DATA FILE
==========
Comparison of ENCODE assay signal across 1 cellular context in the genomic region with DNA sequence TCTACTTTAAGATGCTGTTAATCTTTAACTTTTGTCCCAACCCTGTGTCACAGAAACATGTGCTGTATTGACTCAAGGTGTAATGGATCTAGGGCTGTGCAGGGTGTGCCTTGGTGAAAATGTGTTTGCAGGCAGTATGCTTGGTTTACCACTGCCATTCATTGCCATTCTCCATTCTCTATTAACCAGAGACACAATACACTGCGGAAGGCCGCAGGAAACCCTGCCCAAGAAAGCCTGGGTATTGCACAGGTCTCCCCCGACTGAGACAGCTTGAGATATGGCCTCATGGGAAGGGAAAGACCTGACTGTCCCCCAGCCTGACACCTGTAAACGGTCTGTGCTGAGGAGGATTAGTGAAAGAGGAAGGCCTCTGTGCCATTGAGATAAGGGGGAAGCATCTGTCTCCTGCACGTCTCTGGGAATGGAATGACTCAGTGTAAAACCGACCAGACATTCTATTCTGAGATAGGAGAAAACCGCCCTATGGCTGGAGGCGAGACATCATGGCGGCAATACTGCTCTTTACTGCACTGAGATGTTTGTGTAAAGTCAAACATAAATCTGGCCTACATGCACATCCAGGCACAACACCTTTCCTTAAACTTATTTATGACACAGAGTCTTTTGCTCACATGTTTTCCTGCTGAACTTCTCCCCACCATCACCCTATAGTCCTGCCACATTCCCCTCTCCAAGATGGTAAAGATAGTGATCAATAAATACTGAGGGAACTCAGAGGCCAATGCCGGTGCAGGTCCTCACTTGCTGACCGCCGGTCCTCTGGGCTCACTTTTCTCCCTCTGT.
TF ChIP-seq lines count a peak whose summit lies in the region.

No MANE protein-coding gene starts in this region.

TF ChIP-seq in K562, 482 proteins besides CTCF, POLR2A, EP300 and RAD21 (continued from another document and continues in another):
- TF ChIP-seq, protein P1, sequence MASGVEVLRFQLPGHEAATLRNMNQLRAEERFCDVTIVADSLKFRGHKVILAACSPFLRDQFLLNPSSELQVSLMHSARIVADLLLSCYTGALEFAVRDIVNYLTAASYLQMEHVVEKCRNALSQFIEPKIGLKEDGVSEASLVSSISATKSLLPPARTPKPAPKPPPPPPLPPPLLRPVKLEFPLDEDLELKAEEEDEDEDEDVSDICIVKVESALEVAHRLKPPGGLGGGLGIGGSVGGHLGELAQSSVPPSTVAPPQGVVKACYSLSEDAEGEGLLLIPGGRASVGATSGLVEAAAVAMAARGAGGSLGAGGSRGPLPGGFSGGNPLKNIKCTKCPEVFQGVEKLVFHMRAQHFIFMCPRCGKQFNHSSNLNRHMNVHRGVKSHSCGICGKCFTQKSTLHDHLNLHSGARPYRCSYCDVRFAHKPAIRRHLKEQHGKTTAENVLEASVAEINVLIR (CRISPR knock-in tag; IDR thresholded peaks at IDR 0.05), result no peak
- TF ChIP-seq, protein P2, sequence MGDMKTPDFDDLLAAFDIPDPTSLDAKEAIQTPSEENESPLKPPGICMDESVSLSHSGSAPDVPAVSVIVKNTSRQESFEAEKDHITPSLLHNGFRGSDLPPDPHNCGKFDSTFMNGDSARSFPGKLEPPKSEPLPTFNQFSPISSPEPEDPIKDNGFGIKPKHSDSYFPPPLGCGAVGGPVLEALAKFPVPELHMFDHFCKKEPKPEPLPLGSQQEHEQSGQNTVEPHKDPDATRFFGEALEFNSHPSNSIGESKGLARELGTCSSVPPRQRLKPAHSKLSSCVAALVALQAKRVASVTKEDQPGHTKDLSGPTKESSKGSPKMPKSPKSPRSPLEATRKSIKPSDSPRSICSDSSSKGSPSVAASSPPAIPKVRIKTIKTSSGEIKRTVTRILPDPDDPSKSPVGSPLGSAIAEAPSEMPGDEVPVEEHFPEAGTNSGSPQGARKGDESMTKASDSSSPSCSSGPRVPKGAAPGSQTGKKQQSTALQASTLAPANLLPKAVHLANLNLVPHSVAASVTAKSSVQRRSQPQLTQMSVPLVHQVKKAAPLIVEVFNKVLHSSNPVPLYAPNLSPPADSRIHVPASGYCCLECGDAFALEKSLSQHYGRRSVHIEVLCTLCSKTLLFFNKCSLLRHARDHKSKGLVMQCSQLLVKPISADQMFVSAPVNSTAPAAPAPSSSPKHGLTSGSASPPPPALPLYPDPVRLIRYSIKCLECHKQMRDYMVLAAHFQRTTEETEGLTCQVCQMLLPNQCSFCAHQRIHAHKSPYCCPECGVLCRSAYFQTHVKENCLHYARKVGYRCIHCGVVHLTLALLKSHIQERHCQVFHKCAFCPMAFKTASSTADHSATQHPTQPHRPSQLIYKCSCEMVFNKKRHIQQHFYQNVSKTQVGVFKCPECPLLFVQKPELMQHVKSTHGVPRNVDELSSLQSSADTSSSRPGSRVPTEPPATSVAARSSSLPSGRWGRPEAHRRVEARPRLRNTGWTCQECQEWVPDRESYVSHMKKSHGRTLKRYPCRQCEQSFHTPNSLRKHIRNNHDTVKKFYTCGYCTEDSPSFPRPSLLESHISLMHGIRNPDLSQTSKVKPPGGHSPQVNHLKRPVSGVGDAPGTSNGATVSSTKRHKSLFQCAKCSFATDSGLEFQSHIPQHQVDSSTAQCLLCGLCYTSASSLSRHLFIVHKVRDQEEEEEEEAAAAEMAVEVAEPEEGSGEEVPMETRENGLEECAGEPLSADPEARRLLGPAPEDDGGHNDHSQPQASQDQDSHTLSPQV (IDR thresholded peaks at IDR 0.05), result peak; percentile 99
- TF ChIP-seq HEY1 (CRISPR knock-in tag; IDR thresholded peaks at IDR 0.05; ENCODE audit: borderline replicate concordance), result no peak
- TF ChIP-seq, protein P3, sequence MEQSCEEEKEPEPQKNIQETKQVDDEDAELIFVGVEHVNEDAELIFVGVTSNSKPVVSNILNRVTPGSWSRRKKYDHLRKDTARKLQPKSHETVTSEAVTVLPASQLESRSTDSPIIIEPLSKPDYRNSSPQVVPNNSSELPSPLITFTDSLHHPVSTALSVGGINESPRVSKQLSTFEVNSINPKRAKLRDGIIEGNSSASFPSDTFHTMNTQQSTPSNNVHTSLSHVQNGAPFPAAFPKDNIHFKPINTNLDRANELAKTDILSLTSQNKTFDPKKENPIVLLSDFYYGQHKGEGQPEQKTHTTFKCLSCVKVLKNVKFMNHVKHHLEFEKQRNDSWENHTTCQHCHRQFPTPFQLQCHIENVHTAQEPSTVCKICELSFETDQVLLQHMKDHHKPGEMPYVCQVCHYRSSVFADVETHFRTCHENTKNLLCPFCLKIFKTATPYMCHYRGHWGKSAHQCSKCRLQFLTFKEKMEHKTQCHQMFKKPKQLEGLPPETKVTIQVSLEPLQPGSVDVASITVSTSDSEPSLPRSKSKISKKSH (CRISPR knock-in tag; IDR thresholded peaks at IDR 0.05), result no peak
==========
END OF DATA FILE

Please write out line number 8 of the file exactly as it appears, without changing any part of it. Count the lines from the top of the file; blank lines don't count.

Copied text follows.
- TF ChIP-seq, protein P3, sequence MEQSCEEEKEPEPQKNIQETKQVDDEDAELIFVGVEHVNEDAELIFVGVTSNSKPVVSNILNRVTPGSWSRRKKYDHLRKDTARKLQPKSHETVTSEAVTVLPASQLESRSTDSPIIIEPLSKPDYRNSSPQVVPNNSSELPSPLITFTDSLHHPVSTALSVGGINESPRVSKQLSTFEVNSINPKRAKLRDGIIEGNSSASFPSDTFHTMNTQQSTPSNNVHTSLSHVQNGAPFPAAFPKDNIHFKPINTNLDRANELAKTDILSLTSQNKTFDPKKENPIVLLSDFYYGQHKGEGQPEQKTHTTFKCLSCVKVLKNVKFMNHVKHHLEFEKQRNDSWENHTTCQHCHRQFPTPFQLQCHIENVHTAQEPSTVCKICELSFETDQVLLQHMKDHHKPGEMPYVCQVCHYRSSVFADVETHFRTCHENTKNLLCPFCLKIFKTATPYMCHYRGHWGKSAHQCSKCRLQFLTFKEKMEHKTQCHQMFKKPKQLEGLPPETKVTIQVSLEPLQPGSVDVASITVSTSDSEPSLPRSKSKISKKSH (CRISPR knock-in tag; IDR thresholded peaks at IDR 0.05), result no peak